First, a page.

The hesitant and unsure revival of the strategic Quadrilateral Security Dialogue (QSD) between the United States, Japan, Australia and India through meetings in Singapore in June and now reflects a cautious approach to the original goal of a forum to counter Chinese economic and military power in the Indo-Pacific.
When it was kicked off in 2007 on the initiative of Prime Minister Shinzo Abe of Japan, it had drawn protests from China. The dialogue went into hibernation when Kevin Rudd replaced John Howard as Australia’s prime minister, and remained in limbo during Rudd’s tenure. Significantly, around the time of its launch, it was accompanied by joint military exercises of an unprecedented scale titled Exercise Malabar.
Upon revival after Australian regime change again in 2010, the revived grouping has shifted the spotlight on expanding Quad’s ambit by partnering with other countries to promote a free, open, rules based and inclusive order in the Indo-Pacific. The participants in the current meeting which included Prime Minister Narendra Modi affirmed ASEAN centrality in the new scheme of things.
In a veiled critique of China’s Belt and Road Initiative (BRI) which has forced some nations into a debt trap, the member-states committed to strengthening connectivity and quality infrastructure based on sovereignty, and territorial integrity as well as transparency, economic viability and financial responsibility. The undercurrent is to watch out against Chinese neo-colonialism but the tone is circumspect and conscious of not provoking a reaction from Beijing.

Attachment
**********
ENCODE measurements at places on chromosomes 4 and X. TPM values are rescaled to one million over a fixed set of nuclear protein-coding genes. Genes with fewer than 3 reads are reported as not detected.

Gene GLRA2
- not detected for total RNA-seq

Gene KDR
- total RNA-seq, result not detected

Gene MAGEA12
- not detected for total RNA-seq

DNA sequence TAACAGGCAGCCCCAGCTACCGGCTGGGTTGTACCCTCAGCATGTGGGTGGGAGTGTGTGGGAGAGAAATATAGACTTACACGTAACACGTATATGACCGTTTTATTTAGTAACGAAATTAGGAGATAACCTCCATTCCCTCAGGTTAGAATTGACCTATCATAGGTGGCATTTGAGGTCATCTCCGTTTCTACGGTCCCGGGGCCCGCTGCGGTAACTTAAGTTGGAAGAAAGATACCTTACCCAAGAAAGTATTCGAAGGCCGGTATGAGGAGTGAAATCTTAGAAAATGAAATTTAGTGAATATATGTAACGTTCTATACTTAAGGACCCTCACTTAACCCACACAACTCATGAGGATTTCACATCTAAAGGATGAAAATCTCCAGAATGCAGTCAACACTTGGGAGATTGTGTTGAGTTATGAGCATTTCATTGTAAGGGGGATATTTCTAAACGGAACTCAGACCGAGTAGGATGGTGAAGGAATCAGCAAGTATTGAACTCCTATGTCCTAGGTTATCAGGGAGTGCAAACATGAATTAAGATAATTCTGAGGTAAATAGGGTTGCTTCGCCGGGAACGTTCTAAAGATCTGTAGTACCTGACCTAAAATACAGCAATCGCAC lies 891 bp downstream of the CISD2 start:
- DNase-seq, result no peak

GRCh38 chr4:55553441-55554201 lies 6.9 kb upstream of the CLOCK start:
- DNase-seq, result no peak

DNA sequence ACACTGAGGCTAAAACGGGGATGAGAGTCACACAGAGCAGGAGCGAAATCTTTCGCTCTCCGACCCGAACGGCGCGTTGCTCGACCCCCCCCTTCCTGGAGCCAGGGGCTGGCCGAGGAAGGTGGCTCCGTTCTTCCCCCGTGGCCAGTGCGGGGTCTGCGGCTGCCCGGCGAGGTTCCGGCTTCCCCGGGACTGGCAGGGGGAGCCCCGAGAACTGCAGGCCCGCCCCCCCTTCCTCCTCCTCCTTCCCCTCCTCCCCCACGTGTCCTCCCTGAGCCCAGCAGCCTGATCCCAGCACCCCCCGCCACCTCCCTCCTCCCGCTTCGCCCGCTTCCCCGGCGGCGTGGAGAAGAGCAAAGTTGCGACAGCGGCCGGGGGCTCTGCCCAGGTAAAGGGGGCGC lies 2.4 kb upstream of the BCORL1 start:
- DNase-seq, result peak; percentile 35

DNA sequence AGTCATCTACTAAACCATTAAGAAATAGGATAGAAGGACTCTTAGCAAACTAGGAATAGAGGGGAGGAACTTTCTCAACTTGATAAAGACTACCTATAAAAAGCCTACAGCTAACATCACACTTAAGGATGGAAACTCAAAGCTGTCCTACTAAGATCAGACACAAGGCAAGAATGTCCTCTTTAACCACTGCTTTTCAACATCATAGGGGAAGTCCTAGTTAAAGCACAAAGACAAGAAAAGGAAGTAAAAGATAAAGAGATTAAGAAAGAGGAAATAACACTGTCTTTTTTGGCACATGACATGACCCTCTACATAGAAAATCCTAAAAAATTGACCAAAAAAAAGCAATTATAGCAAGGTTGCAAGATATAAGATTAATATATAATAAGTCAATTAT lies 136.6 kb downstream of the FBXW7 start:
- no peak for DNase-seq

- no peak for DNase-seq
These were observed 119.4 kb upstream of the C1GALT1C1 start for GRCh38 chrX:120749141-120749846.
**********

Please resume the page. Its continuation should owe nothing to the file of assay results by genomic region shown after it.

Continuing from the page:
Yet, it is heartening that there is the revival of a watchdog against hegemonic Chinese designs and by including Southeast Asia, the Chinese machinations in South China Sea are sought to be watched since the ASEAN member-states have a high stake in warding China off the coastal states of the South China Sea.
That US President Donald Trump did not attend the quad meeting and sent his vice-president Dick Chaney for it was of course a bit of a dampener but Trump had attended the Manila meeting in 2017 at which it was decided to revive the Quadrilateral as a part of the ASEAN summit with Southeast Asian centrality as a cornerstone of the revived forum. With the latest meeting in Singapore, three meetings have taken place, reflecting the seriousness of the forum to emphasise its presence and its message. There indeed should be no going back as had happened due to Kevin Rudd’s lack of interest in the forum. China must be deterred from any adventurism.